“You don’t forget the face of the person who was your last hope.”
If you’re not living under the proverbial literary rock like I am, you’ve probably already read or heard about The Hunger Games, the first in a three-part series by Suzanne Collins. Well, the time finally came for me to sit down and read this thing cover to cover.
In this post-revolutionary world, the United States has been divided into a twelve district society called Panem, run by the all-seeing dictatorship city called The Capitol. In an attempt to keep their citizens in their place, The Capitol holds a yearly ritual called the Hunger Games, where two citizens (Ages 12 to 18 need only apply) of each district – chosen via lottery style – fight in a battle to the death.
Sixteen year old Katniss Everdeen lives in the poor mining community called the Seam in District 12. Fighting to survive, Katniss illegally hunts and gathers food outside the district fence, in order to put food on the table for her mother and younger sister, Prim. The time comes to announce the contestants of the upcoming Hunger Games, when Prim’s name is called, Katniss volunteers to take her place – leaving behind her prospective love interest and best friend, Gale. To complicate things even further for our heroine, she inexplicably feels a connection to the other District 12 contestant, Peeta Mellark, but is unsure if her feelings are real or manufactured by the omnipresent cameras. In the arena, it’s Katniss’ knowledge of plants, hunting, and self-preservation that give her the upper-hand in the Hunger Games.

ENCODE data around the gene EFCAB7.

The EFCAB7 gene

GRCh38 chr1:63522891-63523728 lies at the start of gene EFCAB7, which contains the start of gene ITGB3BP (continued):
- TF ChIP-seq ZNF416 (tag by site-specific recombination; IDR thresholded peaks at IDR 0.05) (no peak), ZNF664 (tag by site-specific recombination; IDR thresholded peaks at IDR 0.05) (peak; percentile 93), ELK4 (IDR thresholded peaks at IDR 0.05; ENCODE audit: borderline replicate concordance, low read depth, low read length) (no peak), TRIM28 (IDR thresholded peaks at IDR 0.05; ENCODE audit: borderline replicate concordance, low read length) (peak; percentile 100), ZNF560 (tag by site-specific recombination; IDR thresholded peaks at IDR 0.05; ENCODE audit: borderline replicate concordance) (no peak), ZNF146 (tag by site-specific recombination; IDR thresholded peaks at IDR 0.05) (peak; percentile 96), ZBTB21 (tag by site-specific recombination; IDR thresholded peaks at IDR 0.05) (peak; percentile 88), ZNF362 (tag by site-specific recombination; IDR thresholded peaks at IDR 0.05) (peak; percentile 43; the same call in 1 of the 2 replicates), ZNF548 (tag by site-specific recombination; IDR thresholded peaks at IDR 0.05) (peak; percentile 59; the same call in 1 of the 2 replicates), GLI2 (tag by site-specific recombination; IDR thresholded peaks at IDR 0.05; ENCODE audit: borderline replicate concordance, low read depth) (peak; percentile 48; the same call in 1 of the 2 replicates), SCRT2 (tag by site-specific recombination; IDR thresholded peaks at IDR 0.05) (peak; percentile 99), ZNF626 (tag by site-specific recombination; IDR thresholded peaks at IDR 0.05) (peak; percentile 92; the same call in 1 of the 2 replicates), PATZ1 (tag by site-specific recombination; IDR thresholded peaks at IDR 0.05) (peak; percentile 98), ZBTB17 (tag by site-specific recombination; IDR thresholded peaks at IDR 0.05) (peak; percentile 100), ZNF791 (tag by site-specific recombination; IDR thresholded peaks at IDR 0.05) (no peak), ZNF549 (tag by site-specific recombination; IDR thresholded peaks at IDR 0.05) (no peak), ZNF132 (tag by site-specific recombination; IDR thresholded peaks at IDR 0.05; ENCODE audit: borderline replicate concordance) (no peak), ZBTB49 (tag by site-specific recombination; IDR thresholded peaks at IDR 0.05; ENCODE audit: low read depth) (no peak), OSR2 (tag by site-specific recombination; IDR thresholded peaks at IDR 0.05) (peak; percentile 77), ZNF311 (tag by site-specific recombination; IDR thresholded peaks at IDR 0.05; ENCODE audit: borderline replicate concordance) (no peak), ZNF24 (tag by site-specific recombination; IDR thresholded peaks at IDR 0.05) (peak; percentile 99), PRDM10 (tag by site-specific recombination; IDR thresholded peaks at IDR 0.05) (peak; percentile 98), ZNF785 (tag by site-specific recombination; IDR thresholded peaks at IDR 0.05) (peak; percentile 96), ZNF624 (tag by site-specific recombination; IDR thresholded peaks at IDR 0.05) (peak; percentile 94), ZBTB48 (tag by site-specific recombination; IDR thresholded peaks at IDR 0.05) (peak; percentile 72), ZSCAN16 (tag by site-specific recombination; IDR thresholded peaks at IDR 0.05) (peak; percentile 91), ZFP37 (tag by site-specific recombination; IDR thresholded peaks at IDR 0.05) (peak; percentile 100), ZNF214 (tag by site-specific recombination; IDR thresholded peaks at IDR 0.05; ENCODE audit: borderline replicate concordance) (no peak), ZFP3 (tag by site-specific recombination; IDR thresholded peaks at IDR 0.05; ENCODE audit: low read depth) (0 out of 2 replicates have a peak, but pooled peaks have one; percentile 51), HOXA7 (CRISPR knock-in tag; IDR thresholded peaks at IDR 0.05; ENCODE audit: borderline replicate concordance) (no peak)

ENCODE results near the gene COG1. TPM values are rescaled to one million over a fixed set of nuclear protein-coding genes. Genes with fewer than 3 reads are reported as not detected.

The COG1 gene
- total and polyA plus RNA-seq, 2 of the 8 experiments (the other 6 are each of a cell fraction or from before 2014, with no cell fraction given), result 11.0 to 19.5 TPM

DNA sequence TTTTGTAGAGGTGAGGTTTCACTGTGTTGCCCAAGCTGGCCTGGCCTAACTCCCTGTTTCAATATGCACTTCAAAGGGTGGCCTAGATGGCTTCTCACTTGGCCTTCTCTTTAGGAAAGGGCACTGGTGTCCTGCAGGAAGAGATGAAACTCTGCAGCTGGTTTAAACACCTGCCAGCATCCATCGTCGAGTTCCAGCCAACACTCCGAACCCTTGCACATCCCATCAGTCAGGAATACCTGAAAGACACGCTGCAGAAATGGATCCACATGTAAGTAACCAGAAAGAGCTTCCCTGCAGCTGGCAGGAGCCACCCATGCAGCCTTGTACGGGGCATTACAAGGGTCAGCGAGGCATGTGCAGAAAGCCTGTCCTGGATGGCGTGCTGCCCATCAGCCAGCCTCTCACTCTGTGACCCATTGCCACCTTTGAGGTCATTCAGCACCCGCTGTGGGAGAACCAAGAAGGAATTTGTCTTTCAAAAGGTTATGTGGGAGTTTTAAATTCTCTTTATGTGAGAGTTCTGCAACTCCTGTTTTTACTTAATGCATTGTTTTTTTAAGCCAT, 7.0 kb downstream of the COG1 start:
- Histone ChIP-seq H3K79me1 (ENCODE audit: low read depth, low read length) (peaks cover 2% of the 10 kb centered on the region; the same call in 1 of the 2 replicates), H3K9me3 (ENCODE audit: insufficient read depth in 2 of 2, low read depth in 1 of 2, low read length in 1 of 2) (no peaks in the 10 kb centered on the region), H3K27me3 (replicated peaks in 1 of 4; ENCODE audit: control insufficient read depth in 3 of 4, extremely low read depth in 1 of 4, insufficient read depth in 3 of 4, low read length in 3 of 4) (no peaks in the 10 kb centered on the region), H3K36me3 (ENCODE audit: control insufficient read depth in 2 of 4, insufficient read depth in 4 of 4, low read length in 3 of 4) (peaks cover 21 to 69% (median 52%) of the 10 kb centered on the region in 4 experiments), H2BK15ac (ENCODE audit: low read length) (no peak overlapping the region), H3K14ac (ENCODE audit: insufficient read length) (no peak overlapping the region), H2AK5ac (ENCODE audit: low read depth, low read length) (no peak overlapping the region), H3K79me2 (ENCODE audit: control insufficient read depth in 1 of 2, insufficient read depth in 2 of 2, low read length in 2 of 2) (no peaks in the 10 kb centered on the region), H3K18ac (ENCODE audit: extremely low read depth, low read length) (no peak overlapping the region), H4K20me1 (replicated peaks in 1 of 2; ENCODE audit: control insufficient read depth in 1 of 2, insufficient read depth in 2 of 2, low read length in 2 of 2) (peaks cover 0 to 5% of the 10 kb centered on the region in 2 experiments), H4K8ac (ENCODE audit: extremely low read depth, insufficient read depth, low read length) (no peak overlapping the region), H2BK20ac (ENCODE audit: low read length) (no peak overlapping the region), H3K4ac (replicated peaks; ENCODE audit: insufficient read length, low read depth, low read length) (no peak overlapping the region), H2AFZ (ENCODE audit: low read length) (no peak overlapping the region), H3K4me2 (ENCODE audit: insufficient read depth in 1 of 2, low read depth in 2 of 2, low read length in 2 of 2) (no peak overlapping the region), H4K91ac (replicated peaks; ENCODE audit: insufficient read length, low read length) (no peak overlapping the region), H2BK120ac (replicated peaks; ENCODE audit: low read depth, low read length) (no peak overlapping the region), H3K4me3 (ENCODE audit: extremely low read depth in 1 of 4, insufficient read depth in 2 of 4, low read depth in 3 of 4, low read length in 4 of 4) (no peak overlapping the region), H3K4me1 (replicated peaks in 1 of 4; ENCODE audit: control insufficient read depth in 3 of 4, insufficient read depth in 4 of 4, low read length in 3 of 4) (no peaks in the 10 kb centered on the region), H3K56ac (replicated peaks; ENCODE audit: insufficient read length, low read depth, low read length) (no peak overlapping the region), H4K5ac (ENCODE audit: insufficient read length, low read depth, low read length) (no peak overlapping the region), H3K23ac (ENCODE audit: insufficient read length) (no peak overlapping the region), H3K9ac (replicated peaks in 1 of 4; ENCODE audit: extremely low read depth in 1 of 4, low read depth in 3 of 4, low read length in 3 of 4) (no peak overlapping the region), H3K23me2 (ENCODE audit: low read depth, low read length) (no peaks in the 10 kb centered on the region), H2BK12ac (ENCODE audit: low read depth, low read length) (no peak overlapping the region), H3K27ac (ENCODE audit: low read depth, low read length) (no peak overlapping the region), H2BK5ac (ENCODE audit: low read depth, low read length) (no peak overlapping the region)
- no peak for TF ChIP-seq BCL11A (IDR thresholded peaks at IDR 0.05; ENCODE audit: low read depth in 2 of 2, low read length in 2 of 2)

While I found the story sufficiently well-written, it was mostly told in first person narration. It left me wanting more of the microscopic amount of witty banter between Peeta and Katniss, and more dialogue in general. At times, it felt as if Collins took the easy and unimaginative route for her characters, such as the sudden unexplained and implausible rule changes for this static game. Yet, the story was entertaining and well-paced.
What stood out most for me, were the character relationships. Katniss basically sacrifices herself to keep her sister safe, and clings to that thought of family throughout the book. And in the end, does the same for Peeta – even though she is still unsure of her feelings. The dynamic between Katniss & Peeta, while very familiar, is one of the high points in the book. Their evolving relationship goes from being complete parallel’s of one another (longing to connect), to mistrust on Katniss’ side, to their shared faith in their transforming friendship, but ultimately Katniss’ conflicting feelings dominate whatever progress they had made. Through everything, these characters relationship with one another is one of the most significant storylines in the book.
Overall, I liked it. It was an enjoyable, simple, and fast paced read. However, I didn’t get that feel of satisfaction after reading it. I wanted to see more from the characters. More of their world (the mythology of Panem) and how that directly effected Katniss – her thoughts and actions. As a soon-to-be made big-budget film, I think that if done right, it actually may surpass the novel. Straying away from the super focused narrative in the book, and delving into the other bits and pieces of storyline and characters, I think, will allow the audience to have a better understanding of this intriguing fictional world.
Book Rating: B-
Have you read The Hunger Games? What did you think? Favorite character? Favorite scene? Have you read the entire series? Tell me in the comments!